Don’t let the barbecue go out
Perhaps unexpectedly given the climate for the majority of the year, outdoor barbecues are extremely popular in the Nordics. Many people have gas grills at home, as well as a smaller charcoal-fuelled barbecue for use on holiday or ute i naturen (“out in the nature”). Almost anything goes: veggies, frankfurters, burgers, steaks, entire racks of ribs or maybe a whole side of salmon are all fair game. Seafood is normally a safe bet as the quality is excellent (and if you’re barbecuing on the beach, it just makes sense doesn’t it?).
The main event at this time of year in many of the Nordic countries is midsummer, which marks the summer solstice (the point in the year when the days start getting shorter once again). Danes and Norwegians celebrate what they call sankthansaften (St John’s Eve) with a big bonfire on the beach on 23 June. In Finland, the same tradition takes place on juhannus (“John the Baptist’s holiday”) between 20 and 26 June. In pre-Christian times, the celebration was called Ukon juhla (“Ukko’s celebration”), honouring the Finnish god of the sky and weather. Sweden has a slightly different take on things, with its midsommar consisting of a dance around a flower-studded maypole. This became the basis for a well-received horror film of the same name, released last year.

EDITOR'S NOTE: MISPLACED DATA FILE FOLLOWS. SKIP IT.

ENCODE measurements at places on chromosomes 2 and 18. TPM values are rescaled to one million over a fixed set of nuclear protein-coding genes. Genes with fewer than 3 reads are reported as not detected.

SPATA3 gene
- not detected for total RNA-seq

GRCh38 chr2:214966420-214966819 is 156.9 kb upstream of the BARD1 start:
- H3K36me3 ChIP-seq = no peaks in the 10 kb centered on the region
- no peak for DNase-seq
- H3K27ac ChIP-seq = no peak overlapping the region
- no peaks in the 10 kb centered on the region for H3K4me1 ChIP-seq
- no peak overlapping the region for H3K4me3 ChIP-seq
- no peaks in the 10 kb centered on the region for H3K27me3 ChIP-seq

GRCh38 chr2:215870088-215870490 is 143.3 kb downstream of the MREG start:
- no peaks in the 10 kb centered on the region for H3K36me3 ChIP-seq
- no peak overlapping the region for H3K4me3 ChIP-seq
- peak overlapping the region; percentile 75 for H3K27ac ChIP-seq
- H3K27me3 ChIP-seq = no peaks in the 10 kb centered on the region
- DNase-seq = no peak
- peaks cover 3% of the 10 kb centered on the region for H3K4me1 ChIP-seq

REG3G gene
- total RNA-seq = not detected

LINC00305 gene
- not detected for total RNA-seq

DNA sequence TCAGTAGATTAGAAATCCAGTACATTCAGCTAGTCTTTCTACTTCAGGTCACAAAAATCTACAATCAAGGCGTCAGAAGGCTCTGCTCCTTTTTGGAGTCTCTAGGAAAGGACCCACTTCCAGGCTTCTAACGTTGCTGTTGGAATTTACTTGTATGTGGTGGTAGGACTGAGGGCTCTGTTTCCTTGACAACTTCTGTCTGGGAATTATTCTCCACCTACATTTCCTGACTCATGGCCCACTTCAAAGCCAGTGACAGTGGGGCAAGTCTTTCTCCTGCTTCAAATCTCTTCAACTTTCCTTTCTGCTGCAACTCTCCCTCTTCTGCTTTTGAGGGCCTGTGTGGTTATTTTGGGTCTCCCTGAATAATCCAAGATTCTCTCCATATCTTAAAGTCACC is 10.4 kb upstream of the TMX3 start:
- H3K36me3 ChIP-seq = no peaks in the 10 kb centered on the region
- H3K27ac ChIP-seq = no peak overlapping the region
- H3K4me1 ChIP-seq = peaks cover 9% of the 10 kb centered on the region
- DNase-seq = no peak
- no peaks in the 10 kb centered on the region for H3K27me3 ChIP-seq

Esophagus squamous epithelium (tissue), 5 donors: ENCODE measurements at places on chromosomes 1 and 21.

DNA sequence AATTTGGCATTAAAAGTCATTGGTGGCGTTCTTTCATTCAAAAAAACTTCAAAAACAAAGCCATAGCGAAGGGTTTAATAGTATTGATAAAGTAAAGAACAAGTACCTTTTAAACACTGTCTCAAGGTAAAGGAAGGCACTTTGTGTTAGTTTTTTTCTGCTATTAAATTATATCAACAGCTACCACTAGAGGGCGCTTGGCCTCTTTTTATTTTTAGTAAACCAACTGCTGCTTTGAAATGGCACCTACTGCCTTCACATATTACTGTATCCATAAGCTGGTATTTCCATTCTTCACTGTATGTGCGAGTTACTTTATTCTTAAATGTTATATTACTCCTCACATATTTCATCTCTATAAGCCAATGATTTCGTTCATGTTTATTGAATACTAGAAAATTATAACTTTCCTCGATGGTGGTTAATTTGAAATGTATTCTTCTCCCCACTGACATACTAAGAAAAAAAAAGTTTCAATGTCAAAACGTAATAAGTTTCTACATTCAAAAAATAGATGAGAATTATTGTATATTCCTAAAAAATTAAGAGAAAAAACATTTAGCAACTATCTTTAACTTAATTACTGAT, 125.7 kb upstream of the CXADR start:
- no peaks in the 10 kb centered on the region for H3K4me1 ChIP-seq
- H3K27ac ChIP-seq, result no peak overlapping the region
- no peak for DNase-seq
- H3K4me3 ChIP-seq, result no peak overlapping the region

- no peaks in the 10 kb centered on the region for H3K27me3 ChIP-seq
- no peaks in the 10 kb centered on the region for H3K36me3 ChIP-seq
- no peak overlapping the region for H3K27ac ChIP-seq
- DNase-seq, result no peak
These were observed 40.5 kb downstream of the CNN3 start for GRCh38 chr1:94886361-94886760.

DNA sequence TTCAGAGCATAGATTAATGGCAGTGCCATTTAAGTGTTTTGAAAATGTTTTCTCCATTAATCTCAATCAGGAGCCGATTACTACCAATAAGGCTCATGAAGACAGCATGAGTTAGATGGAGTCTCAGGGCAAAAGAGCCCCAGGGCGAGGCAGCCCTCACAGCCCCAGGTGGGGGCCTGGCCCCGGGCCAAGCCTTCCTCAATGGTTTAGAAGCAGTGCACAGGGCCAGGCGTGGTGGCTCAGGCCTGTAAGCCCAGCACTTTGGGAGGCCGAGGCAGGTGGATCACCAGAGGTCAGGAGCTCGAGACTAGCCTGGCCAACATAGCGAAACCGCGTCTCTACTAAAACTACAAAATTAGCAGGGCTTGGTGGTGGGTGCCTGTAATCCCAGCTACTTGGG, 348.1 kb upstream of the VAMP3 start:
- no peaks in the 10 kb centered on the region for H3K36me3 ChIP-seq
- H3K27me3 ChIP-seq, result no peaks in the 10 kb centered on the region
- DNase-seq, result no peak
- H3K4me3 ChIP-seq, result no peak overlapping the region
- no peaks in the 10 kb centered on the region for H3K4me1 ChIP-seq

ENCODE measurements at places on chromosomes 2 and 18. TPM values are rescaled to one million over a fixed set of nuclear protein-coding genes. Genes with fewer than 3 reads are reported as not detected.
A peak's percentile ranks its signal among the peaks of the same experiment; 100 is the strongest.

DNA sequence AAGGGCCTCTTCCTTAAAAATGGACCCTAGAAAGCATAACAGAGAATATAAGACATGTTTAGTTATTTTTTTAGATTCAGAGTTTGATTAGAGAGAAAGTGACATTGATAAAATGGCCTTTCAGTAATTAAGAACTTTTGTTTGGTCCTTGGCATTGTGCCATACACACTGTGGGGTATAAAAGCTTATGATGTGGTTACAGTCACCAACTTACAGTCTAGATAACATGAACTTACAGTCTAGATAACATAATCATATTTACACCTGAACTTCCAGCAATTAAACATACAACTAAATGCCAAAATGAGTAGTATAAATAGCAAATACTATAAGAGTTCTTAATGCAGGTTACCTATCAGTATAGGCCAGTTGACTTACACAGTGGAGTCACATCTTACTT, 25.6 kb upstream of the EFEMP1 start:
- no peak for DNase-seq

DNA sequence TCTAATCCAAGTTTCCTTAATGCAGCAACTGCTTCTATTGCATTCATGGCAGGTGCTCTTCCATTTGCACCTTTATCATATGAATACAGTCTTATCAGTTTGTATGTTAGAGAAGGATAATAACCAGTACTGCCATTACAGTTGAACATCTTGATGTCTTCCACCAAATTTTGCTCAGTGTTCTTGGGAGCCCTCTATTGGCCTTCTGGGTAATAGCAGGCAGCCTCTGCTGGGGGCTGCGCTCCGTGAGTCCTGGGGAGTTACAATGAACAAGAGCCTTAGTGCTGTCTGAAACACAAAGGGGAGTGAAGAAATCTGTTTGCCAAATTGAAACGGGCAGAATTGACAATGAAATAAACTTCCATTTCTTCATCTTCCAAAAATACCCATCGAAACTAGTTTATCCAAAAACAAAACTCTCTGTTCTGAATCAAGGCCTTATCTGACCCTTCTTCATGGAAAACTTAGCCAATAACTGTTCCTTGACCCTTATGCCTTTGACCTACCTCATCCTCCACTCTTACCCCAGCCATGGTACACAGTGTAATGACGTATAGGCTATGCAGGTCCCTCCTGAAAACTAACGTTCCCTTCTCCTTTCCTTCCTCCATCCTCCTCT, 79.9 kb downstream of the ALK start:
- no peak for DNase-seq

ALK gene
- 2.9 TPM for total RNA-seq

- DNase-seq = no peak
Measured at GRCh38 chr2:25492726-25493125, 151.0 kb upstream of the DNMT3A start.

Towards the end of the summer, Swedes and Swedish-speaking Finns will often throw a kräftskiva or “crayfish party”. ? Despite IKEA’s best efforts to promote their frozen crayfish in store, the tradition doesn’t seem to have taken off more widely. The occasion originates in an early 20th-century Swedish law restricting crayfish harvesting to the end of August. Despite the legal restriction no longer being in place, the tradition stuck and Swedes still eat mountains of crayfish at the end of the summer. They’re traditionally cooked in salted brine with a whole head of dill.